An experienced solicitor has been struck off after dishonestly pocketing cash payments from clients, claiming he was recouping money owed to him by the firm at which he was a consultant.
Ian Brill, who was born in 1951 and admitted in 1977, was a consultant at The Miah Solicitors Limited in Leeds.
The charges included that Mr Brill had attended clients’ homes with his wife to draft wills and sought – and obtained – payments in cash behind the back of his firm.
As well as failing to account to the firm for cash from five clients totalling £780, it was alleged that he had offered discounts for cash and failed to provide formal bills, client ledgers and payments into client account.
The misconduct came to light after a manager at the firm conducted a review following a complaint from a client in March 2015.
The solicitor claimed that he was working on a commission basis and that he was owed payments from the firm; he said he was simply taking cash from clients by way of a ‘set-off’.
The Solicitors Disciplinary Tribunal rejected the claim, saying: “Any solicitor… would have been fully aware of the sacrosanct nature of client money, and the need to account for that.”
The tribunal also found proven an allegation that, when conducting four matters, Mr Brill failed to comply with court directions in a road traffic case, prepared an inadequate court bundle in family proceedings, instructed counsel late in a right of way dispute, and prepared defective wills.
In mitigation Mr Brill claimed he had difficulty in working with Mr Miah.
His wife had accompanied him on home visits in case a witness was required to documents.
He claimed that he had become “depressed and demotivated” and while he accepted that his own accounting and administration was lacking, he maintained that the amounts of money involved were “de minimis” when compared to the “far larger sums” he claimed to be owed in salary and commission. He admitted his conduct had lacked integrity,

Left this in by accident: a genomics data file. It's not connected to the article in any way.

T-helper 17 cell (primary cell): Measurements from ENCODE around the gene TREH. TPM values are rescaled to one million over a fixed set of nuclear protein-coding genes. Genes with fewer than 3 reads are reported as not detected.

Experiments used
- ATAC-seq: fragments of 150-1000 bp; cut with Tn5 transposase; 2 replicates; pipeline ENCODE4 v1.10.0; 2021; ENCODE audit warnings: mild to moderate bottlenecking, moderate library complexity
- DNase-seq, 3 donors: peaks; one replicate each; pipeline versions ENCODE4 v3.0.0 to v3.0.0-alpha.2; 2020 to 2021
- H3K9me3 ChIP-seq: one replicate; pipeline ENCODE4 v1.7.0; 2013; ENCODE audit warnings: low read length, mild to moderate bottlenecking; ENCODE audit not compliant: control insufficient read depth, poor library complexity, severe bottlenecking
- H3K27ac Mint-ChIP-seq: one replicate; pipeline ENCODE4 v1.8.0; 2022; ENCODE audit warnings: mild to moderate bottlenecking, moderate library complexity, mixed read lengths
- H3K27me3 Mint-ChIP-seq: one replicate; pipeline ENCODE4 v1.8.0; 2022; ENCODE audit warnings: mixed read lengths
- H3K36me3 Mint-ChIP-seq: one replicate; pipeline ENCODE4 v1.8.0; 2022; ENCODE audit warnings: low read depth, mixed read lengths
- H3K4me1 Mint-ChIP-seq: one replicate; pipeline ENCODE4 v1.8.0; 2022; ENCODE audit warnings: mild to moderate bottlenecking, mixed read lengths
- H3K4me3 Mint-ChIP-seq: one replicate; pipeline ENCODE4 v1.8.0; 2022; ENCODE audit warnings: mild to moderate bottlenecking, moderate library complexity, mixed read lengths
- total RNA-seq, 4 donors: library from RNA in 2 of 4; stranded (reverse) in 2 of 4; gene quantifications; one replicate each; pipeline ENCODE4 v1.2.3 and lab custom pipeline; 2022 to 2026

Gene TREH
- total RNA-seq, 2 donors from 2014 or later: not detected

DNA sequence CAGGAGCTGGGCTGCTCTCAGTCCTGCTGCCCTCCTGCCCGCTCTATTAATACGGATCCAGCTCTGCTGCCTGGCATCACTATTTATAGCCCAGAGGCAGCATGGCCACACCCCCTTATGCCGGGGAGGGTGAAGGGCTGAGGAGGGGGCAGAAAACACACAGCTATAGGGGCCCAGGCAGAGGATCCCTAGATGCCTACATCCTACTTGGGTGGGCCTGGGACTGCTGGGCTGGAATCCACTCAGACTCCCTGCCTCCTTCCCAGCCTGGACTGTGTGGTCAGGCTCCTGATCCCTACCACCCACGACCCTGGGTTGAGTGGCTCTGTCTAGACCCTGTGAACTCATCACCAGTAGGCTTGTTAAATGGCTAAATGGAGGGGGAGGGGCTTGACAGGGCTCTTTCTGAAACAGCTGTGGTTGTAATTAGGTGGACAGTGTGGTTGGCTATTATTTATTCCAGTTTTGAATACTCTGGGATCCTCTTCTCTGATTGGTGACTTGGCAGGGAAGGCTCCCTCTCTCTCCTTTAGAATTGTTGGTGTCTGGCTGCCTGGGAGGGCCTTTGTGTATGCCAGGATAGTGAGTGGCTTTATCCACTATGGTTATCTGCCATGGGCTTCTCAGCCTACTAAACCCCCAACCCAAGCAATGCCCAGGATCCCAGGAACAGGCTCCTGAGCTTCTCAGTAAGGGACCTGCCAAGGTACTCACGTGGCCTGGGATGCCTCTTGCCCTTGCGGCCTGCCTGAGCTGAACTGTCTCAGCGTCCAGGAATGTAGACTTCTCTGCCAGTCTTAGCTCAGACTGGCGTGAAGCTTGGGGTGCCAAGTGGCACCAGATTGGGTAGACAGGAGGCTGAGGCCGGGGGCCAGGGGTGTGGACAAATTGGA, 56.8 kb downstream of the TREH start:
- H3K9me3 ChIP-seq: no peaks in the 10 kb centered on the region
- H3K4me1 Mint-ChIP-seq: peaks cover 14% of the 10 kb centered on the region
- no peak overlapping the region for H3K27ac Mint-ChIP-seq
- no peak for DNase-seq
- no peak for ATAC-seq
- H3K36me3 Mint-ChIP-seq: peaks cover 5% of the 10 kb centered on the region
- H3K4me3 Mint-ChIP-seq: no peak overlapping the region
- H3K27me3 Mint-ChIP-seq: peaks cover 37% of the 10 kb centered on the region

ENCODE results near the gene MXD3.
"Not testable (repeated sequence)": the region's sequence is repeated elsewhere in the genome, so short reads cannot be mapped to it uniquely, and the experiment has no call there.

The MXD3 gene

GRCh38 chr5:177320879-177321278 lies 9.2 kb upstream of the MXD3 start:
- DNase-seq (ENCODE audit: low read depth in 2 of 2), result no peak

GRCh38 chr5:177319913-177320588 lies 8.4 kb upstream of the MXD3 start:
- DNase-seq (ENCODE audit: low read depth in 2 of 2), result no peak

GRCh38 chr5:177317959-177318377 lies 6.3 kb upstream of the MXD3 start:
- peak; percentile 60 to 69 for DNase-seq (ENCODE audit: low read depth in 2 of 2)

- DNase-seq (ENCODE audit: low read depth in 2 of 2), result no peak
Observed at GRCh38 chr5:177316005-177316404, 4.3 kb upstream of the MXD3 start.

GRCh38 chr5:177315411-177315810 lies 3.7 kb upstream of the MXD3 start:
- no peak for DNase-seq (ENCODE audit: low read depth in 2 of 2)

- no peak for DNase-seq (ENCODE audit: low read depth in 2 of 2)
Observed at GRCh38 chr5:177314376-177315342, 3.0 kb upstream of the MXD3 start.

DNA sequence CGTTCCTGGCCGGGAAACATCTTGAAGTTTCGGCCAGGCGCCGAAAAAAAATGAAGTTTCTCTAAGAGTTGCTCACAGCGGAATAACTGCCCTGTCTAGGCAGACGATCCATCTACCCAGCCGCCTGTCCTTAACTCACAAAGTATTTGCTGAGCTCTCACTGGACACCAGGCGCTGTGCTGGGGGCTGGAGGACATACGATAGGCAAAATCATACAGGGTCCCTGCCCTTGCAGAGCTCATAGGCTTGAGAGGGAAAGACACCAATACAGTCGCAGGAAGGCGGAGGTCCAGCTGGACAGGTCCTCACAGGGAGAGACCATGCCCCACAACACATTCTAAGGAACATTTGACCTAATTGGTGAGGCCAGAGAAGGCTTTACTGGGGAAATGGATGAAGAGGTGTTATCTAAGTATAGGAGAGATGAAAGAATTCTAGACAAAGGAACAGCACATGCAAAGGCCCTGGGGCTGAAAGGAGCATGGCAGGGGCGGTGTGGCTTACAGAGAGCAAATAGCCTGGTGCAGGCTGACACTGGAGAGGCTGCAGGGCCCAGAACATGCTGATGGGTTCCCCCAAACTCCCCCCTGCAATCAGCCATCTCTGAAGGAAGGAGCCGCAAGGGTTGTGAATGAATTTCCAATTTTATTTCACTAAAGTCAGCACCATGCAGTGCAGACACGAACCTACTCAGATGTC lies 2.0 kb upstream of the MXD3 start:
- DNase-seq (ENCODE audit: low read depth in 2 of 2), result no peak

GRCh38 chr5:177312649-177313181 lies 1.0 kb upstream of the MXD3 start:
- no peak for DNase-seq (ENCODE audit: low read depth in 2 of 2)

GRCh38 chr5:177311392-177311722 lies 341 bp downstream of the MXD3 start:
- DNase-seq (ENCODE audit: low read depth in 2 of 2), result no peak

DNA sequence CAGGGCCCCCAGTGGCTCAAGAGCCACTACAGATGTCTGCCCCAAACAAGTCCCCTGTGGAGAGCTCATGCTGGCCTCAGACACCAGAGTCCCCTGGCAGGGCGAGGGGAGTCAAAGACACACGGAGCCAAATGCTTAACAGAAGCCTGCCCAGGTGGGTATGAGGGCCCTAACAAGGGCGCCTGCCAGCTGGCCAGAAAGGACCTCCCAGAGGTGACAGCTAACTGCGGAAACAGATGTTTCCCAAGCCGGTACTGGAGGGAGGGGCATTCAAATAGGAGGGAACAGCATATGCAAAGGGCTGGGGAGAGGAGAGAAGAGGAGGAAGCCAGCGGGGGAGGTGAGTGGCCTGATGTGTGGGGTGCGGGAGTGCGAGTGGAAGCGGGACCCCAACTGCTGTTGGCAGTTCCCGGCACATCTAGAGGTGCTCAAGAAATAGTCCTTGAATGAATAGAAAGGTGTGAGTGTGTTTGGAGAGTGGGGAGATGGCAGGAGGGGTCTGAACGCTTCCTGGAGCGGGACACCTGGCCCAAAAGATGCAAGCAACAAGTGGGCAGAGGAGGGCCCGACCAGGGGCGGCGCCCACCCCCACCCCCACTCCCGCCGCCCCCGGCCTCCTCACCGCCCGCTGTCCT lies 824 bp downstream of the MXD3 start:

Striking off Mr Brill, the tribunal said he had been “motivated by… financial gain” and that by arranging “surreptitious home visits”, the misconduct was “clearly planned”.
The tribunal judged that the presence of his wife was in order to conclude the matter “such that the client would not need to attend the office, leaving the firm unaware of any financial transactions”.
It found he was “entirely culpable for his misconduct”. It continued: “The respondent’s actions were deliberate, calculated and repeated… the respondent knew that his conduct was in material breach of his obligation to protect the public and the reputation of the profession.”
Although Mr Brill “had a previously unblemished record and shown insight into the admitted matters”, his misconduct was “at the highest level” which required that he be struck off.
Costs were fixed at £14,000.
Mr Brill did not attend the hearing on 3 October, citing medical grounds, despite being offered a hearing by way of a video link.
The tribunal rejected evidence that attending the hearing on the specified date would have a negative effect on his mental well-being because no formal application for adjournment was made.